The DART Board: 08.05.2020

By Peggy Roalf   Wednesday August 5, 2020

Continuing at Brookfield Place, acclaimed sculptor Jean Shin’s Floating Maze suspended above the grand staircase in the Winter Garden  engages its audience in a conversation about plastic waste, dietary choices and environmental stewardship. The installation consists of recyclable green plastic soft drink bottles (above). The Last Straw presents three macro and micro views of plastic waste, featuring different configurations and perspectives of colorful straws and reflective material.  Both works encourage viewers to contemplate their own plastic consumption and question the ecological impact of consumer behavior in contributing to plastic pollution.

Floating Maze and The Last Straw are curated by Kendal Henry for Arts Brookfield. Henry is an artist and curator who has specialized in the field of public art for nearly thirty years, and the Director of the New York City Department of Cultural Affairs Percent for Art Program.

Jean Shin is recognized for her monumental installations that transform everyday objects into elegant expressions of identity and community engagement. Her work has been widely exhibited in over 150 major museums and cultural institutions. Info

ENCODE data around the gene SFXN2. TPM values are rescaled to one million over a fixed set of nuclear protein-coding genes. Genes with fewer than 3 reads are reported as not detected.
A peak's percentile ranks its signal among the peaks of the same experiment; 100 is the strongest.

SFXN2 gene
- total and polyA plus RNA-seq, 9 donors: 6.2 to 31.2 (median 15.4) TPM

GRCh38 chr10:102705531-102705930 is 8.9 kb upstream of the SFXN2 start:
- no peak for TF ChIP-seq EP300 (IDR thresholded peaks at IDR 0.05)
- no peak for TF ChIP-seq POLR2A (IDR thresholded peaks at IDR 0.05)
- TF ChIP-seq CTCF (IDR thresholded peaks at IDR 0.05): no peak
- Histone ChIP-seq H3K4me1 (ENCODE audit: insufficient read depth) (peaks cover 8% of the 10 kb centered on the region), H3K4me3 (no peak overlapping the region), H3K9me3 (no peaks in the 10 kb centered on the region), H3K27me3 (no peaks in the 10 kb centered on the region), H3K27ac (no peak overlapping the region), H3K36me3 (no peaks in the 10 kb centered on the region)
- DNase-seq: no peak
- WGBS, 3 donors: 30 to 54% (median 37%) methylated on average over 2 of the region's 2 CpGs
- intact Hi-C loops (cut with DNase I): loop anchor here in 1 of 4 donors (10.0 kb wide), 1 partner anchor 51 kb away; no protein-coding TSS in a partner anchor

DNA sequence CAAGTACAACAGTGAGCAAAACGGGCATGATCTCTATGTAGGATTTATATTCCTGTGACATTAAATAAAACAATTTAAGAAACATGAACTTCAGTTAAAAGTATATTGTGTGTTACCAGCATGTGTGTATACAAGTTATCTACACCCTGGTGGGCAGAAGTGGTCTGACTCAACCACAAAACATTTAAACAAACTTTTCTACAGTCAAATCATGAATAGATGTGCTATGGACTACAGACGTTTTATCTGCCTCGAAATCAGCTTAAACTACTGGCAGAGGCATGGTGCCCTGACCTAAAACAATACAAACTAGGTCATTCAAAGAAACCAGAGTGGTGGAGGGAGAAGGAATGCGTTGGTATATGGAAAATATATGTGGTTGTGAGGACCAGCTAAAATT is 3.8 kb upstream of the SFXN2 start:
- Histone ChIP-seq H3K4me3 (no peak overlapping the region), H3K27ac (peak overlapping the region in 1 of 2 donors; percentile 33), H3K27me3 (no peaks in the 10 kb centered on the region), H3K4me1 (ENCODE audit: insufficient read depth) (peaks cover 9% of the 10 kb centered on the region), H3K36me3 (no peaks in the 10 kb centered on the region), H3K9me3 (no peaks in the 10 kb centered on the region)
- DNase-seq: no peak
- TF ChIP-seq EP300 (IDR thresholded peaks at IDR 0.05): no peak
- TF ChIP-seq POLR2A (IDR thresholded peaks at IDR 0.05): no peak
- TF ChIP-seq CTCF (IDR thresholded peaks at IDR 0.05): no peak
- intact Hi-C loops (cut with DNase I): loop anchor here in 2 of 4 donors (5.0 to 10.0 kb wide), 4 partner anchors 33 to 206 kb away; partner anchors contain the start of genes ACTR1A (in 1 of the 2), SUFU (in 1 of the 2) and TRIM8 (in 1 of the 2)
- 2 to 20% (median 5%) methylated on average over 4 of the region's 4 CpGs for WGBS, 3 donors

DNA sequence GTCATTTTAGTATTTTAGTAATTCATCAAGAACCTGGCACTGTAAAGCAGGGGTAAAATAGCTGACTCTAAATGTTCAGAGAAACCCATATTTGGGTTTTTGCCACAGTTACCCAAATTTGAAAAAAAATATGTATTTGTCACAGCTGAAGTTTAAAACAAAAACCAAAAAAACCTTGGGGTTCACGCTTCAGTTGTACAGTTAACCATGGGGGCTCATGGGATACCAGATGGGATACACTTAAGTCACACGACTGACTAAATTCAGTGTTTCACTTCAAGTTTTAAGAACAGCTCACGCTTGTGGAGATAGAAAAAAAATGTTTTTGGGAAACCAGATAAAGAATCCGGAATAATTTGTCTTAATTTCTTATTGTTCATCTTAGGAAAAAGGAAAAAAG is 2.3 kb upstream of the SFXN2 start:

River To River, LMCC’s annual summer festival, continues through August, and currently features  Asiya Wadud’s ECHO EXHIBIT, in the Seaport District. Wadud, a multidisciplinary writer/dancer/performance artist recorded one-on-one telephone conversations between community members and writers, building poems using the words or themes of the conversation between individuals under quarantine as the content. 

Scattered throughout the Seaport District and Pier 17, you will find these poems as they continue to be unveiled during the coming weeks. See the map of poems for info


Yesterday, Pace Gallery announced the launch of Superblue, a new enterprise pioneering an unprecedented model for artists to present their work—and for audiences to engage with it—outside of the traditional frameworks of museums and commercial galleries. The new enterprise was featured in an article published yesterday in The New York TimesAbove: “Universe of Water Particles on a Rock Where People Gather,” a kinetic installation at teamLab Borderless, in Tokyo. Photo courtesy of teamLab and Pace Gallery

“Artists conjure up extraordinary universes that provoke new ideas about ourselves and make us reimagine our relationship with each other and the world,” stated Marc Glimcher, President and CEO of Pace Gallery. “We’ve been working with artists creating immersive, boundary-breaking experiential art for decades, and now, with the rapidly growing number of artists working in these media and their accelerating popularity, it became clear that a totally new kind of enterprise was needed to both advance their practices and respond to growing public interest in them. Superblue represents a necessary evolution and disruption of the arts ecosystem, providing artists with the resources they need for realizing their most ambitious ideas and engaging the public in the ways they envisioned.....”